This training camp was more than just an opportunity for individual athletes to improve their skills—it was a crucial step in the team’s preparation for the challenges ahead. With the Irish championships looming just three weeks away, the camp served as a vital opportunity for the national team to fine-tune their preparations and solidify their plans for success.

Looking Ahead

As the squad departs Dublin and returns to their respective training bases, they do so with a renewed sense of purpose and determination. The weekend’s intensive training camp has provided them with the tools and confidence they need to tackle the upcoming competitions head-on.

With their sights set on World Championship selection, the national squad of Orienteering Ireland remains focused and driven, ready to take on whatever challenges lie ahead. As they continue their journey towards excellence, one thing is certain: the spirit of determination and camaraderie that defines this team will carry them through to victory.

Acknowledgements and Thanks

As the national squad of Orienteering Ireland concludes their intensive training camp in Dublin, it’s important to extend heartfelt thanks to those who made it all possible. The success of the weekend would not have been possible without the dedication and expertise of the course planners, whose meticulous planning and thoughtful design ensured that athletes were challenged and inspired at every turn.

A special note of gratitude goes to Paul Pruzina, Jens Waechter, Kevin O’Boyle, and Conor Short for their invaluable contributions to the training camp. Their passion for the sport and commitment to excellence shone through in every aspect of the weekend’s activities, guiding athletes towards new heights of achievement.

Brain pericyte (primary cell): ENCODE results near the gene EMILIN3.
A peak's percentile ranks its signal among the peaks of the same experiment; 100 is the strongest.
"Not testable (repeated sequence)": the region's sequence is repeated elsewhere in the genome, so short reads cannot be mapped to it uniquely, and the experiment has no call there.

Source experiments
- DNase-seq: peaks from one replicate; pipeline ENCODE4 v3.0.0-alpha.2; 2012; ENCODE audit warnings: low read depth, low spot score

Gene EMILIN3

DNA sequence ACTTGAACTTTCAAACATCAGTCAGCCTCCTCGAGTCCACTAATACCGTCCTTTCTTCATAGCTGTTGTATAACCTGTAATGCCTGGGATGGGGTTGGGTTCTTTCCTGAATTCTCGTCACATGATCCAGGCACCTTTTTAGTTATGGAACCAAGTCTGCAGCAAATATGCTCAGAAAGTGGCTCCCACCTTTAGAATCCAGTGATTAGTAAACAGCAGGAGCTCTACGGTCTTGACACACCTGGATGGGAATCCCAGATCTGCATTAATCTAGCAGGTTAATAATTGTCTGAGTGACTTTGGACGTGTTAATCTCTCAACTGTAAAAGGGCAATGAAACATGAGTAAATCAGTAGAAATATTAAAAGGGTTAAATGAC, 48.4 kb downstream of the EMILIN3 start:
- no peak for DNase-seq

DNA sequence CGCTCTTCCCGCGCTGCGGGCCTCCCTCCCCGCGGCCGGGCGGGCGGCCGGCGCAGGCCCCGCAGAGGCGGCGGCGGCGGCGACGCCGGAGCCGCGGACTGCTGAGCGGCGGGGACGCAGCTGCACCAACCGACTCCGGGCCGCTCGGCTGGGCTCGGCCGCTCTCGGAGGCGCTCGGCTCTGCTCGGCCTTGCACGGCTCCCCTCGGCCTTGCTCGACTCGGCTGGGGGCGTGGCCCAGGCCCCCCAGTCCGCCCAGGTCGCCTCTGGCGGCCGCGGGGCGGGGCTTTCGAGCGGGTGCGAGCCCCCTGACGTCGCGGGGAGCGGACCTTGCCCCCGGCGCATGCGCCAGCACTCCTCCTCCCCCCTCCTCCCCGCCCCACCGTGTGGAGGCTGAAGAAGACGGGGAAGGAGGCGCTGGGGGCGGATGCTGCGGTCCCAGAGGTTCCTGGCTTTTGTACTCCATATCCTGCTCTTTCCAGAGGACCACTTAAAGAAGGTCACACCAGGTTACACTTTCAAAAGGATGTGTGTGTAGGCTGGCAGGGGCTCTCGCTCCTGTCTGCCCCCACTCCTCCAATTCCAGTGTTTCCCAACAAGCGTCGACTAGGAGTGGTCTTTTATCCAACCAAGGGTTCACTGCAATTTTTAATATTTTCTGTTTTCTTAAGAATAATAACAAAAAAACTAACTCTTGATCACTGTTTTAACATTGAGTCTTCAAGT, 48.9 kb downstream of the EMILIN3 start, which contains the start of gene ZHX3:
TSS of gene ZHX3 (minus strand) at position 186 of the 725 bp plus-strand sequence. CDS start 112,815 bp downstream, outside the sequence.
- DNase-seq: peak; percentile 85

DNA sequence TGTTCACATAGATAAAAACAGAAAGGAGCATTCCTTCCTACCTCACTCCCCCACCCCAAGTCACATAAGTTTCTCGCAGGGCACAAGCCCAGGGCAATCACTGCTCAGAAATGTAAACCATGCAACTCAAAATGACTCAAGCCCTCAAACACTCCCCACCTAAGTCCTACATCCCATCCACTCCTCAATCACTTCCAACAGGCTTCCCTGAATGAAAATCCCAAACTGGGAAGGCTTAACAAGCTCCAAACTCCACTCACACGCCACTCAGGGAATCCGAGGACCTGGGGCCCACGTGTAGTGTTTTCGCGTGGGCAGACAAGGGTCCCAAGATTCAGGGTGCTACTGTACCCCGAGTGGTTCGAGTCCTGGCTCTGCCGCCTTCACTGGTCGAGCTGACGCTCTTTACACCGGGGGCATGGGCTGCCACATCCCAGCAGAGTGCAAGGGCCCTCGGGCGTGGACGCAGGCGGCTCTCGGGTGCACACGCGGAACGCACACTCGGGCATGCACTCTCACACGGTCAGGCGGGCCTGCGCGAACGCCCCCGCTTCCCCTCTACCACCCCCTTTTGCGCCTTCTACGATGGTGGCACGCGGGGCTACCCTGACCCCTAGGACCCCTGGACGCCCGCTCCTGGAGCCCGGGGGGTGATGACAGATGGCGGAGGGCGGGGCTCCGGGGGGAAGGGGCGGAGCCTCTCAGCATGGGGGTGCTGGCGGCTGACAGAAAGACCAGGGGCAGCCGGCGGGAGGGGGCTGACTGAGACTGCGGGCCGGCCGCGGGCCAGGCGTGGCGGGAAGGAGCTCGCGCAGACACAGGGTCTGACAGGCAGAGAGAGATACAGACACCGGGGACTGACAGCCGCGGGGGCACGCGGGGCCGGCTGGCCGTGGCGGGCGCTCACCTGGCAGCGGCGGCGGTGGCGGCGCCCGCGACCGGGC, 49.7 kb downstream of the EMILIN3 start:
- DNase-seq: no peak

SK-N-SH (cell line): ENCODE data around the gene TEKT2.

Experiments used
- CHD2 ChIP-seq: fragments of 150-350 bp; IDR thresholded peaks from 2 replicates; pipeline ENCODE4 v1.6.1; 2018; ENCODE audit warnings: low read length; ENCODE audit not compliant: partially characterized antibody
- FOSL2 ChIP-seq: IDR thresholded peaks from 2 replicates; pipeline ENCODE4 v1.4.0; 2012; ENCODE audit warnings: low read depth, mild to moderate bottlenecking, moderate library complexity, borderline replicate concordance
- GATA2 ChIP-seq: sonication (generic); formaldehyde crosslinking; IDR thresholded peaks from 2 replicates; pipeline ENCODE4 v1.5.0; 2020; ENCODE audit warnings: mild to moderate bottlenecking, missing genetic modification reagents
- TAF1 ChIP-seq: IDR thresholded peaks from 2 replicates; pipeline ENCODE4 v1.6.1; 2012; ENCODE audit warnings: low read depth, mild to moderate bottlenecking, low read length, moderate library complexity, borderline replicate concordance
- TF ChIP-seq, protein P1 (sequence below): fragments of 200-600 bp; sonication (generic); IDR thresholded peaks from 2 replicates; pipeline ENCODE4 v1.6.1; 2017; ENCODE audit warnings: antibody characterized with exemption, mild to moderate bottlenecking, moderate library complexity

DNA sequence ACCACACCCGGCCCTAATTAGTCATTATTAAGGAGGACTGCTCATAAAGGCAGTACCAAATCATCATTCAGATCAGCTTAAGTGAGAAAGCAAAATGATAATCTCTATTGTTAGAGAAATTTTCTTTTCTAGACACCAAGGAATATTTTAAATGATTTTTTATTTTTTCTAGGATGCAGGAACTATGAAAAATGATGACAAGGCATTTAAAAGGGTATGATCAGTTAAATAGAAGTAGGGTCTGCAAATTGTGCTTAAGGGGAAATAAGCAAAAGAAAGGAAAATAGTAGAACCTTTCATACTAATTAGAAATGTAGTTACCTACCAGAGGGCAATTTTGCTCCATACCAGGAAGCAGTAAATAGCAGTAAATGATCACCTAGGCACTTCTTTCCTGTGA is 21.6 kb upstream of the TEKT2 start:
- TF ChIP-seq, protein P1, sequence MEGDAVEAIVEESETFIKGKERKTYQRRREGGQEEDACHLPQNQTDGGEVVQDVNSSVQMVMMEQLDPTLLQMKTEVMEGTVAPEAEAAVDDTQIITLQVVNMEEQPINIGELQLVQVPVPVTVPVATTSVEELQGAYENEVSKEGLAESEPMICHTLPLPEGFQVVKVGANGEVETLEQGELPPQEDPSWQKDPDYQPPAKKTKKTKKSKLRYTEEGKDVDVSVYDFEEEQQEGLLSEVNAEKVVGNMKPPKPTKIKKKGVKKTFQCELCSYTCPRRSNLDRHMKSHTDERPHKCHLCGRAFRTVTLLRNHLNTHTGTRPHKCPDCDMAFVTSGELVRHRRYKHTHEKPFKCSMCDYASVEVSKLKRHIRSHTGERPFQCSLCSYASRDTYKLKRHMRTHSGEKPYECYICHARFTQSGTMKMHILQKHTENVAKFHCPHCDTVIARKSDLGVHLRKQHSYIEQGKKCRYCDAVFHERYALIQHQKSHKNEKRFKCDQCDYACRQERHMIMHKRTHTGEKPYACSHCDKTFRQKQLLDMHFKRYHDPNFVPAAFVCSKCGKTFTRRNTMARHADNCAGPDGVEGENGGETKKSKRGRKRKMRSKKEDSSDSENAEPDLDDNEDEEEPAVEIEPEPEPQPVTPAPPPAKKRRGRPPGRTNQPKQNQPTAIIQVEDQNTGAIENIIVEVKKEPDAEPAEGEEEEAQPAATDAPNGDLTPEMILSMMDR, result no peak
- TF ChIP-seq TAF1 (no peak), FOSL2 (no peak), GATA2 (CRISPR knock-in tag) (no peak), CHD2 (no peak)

Additionally, a big thank you is owed to Fingal Orienteers for graciously allowing the national squad to use their maps for the training sessions. Their generosity and support are deeply appreciated and played a vital role in the success of the camp.

Josh O’Sullivan-Hourihan deserves special recognition for his contributions in supplying pictures and videos throughout the training camp. His efforts in capturing the essence of the weekend’s activities not only provided valuable documentation but also served as a source of inspiration and motivation for the athletes.

Lastly, a word of thanks to High Performance Manager Jens Waechter for his tireless efforts in organizing and overseeing the training camp. His leadership and guidance were instrumental in ensuring that the weekend ran smoothly and that athletes had everything they needed to excel.

As the squad reflects on their experiences in Dublin and prepares to take on the challenges that lie ahead, they do so with a profound sense of gratitude for the support and expertise of those who helped make the training camp a resounding success.

Jens Waechter, High Performance Manager, Orienteering Ireland

Orienteering Ireland’s Sprint Training Camp in Dublin: A Weekend Uniting Nations

Orienteering Ireland’s recent Sprint Training Camp in Dublin transcended borders, bringing together participants from the Belgian National Team, the Irish Senior Team, and talented Irish Juniors. This unique blend of international and local talent added an extra layer of excitement to an already thrilling weekend of skill development and competition.

Day 1: Multinational Gathering and Nighttime Sprint Intervals

The camp kicked off with a diverse group of participants eager to enhance their sprint orienteering prowess. The Belgian National Team, known for its elite athletes, joined forces with the Irish Senior Team and promising Irish Juniors. The collective energy set the stage for an inclusive and enriching weekend.

Sprint Intervals at Grand Canal Docks

The first evening brought a unique twist to the training camp, as participants engaged in sprint intervals at night in Dublin’s Grand Canal Docks. The illuminated cityscape provided a stunning backdrop as athletes navigated through the urban environment, honing their skills under challenging conditions. The combination of darkness and the city’s vibrant atmosphere added an extra layer of excitement to the training, setting the tone for the weekend’s dynamic experiences.